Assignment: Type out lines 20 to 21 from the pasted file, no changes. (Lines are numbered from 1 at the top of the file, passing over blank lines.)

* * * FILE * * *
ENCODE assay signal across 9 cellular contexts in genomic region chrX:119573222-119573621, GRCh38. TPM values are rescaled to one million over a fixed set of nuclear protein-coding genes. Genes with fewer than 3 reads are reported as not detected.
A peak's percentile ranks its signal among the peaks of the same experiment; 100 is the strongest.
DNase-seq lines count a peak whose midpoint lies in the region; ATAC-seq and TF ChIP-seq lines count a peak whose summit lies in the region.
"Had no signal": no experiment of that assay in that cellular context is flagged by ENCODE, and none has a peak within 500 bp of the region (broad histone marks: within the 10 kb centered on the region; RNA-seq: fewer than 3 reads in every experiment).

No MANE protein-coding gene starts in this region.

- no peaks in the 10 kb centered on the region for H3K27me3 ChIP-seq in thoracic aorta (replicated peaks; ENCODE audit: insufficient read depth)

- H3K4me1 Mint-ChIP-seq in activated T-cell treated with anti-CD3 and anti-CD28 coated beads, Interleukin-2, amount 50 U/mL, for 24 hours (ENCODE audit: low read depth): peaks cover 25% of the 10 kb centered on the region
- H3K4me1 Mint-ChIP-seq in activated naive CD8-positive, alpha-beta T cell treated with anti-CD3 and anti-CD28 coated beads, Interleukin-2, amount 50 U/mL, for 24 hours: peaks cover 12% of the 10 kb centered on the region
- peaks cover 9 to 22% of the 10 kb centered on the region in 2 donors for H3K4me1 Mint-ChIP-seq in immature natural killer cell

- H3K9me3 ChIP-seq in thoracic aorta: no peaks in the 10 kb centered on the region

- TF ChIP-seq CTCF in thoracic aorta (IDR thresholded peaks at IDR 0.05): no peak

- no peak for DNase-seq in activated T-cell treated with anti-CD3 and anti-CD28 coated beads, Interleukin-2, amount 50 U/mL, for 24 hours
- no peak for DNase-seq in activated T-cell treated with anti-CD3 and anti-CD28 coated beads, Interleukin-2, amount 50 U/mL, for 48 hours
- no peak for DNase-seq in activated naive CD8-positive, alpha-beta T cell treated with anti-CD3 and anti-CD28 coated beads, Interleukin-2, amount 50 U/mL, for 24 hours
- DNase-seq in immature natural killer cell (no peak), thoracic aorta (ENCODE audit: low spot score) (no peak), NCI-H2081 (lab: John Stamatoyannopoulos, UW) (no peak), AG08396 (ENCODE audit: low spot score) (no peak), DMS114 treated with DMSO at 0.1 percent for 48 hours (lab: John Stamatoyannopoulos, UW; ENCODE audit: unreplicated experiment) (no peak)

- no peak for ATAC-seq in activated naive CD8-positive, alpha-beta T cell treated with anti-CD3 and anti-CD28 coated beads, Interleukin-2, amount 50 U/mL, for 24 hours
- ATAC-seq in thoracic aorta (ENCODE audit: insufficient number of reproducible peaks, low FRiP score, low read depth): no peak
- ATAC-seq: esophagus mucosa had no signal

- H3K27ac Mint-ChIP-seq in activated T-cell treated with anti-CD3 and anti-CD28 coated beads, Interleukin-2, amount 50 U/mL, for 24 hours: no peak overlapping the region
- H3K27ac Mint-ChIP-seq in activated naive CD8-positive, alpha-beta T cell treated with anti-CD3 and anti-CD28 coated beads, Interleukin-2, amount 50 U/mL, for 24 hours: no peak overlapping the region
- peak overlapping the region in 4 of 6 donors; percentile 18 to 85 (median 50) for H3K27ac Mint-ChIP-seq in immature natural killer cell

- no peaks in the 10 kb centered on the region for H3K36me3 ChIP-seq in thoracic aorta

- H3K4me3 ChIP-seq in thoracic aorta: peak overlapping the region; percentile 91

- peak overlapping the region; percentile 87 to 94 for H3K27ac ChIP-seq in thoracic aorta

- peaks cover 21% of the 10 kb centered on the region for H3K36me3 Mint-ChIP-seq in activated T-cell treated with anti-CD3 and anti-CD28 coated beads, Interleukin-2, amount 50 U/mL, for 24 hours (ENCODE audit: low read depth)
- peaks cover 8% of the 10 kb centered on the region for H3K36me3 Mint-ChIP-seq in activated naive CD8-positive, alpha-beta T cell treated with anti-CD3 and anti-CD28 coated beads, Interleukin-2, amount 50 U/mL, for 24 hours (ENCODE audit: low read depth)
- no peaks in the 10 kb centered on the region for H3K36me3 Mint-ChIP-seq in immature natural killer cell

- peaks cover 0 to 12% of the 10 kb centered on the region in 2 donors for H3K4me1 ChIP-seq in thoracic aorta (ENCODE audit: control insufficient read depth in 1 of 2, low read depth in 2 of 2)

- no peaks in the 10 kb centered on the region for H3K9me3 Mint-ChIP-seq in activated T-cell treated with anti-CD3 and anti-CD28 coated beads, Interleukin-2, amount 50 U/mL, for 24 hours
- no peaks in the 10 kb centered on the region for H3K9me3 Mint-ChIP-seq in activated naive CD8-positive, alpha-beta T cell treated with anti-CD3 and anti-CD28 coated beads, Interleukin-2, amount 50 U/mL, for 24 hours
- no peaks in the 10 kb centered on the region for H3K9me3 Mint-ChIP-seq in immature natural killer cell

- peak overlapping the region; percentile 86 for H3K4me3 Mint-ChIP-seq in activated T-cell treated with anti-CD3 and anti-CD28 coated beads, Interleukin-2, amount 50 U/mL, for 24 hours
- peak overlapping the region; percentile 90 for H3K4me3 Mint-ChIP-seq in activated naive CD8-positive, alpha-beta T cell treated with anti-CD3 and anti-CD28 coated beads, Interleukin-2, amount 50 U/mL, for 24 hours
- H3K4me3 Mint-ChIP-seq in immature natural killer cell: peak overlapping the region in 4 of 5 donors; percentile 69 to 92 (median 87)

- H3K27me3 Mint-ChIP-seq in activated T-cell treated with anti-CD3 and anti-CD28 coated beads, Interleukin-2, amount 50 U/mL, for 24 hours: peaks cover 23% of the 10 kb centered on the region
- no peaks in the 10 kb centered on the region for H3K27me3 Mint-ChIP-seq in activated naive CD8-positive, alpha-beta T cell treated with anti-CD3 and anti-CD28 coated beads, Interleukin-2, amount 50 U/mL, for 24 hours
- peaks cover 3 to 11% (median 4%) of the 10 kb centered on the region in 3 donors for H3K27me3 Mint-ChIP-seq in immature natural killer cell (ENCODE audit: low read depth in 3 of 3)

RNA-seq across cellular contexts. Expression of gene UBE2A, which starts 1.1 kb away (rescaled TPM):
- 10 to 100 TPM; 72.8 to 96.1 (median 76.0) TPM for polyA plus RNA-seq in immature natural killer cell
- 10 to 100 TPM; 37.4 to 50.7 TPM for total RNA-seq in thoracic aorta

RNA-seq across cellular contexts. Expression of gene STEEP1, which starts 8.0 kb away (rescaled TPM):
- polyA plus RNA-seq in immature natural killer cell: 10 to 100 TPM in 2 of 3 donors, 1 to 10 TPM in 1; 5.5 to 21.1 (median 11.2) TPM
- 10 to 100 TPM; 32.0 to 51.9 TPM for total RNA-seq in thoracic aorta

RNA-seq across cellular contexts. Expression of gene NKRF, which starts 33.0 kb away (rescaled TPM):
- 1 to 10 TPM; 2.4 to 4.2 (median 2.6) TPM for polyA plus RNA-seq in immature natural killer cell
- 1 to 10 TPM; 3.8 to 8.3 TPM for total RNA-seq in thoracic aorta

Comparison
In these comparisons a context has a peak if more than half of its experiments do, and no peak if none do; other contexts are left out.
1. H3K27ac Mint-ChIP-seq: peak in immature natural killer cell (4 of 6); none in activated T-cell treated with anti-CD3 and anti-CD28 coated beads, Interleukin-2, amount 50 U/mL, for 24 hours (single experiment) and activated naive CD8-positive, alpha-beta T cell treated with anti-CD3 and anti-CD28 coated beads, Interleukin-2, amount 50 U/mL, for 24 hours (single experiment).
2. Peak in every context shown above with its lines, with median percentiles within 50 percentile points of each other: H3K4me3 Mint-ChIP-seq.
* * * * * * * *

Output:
- H3K27ac Mint-ChIP-seq in activated naive CD8-positive, alpha-beta T cell treated with anti-CD3 and anti-CD28 coated beads, Interleukin-2, amount 50 U/mL, for 24 hours: no peak overlapping the region
- peak overlapping the region in 4 of 6 donors; percentile 18 to 85 (median 50) for H3K27ac Mint-ChIP-seq in immature natural killer cell